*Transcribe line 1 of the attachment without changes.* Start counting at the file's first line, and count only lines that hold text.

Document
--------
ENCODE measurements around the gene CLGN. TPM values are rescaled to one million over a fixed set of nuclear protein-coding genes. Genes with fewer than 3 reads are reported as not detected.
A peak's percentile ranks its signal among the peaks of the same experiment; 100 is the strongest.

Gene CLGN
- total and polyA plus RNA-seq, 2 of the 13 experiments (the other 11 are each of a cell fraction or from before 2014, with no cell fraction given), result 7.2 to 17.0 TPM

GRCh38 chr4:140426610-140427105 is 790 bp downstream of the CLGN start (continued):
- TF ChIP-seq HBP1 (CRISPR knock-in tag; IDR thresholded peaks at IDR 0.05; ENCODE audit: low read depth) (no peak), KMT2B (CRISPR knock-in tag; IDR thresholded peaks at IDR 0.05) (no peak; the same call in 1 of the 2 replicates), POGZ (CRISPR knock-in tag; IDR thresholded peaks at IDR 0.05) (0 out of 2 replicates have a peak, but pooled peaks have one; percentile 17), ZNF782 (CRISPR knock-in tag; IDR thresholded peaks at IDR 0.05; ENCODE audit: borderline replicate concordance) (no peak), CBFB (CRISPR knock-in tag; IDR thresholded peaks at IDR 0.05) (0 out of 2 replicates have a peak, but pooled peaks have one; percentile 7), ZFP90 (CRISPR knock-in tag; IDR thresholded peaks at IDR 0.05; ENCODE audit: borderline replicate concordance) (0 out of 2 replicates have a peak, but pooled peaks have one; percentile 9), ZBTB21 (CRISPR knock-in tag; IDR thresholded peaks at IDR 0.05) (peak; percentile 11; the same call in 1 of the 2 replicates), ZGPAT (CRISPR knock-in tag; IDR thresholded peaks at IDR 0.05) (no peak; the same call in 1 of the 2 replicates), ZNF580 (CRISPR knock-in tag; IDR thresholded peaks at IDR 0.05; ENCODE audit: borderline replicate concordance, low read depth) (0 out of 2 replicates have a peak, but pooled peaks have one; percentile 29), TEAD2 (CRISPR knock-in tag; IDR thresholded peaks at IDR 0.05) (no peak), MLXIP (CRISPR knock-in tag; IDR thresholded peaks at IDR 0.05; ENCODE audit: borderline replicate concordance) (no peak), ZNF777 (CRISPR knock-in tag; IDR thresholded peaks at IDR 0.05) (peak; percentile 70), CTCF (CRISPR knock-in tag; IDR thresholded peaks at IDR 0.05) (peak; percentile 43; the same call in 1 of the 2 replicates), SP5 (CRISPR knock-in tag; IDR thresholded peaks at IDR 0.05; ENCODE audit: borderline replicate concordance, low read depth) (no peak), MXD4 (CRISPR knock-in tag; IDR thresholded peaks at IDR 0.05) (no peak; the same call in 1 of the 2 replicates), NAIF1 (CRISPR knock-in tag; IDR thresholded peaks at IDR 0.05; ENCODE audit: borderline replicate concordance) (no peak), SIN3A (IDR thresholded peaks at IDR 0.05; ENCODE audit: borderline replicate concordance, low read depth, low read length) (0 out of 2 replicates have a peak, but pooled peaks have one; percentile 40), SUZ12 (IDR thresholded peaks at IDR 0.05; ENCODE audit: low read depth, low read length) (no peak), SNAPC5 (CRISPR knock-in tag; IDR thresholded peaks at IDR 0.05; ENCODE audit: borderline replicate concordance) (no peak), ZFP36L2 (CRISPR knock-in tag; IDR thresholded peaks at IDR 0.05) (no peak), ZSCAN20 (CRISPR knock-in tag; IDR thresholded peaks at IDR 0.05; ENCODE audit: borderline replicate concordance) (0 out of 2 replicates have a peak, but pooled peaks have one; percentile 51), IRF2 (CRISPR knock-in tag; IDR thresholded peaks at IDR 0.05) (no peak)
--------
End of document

ENCODE measurements around the gene CLGN. TPM values are rescaled to one million over a fixed set of nuclear protein-coding genes. Genes with fewer than 3 reads are reported as not detected.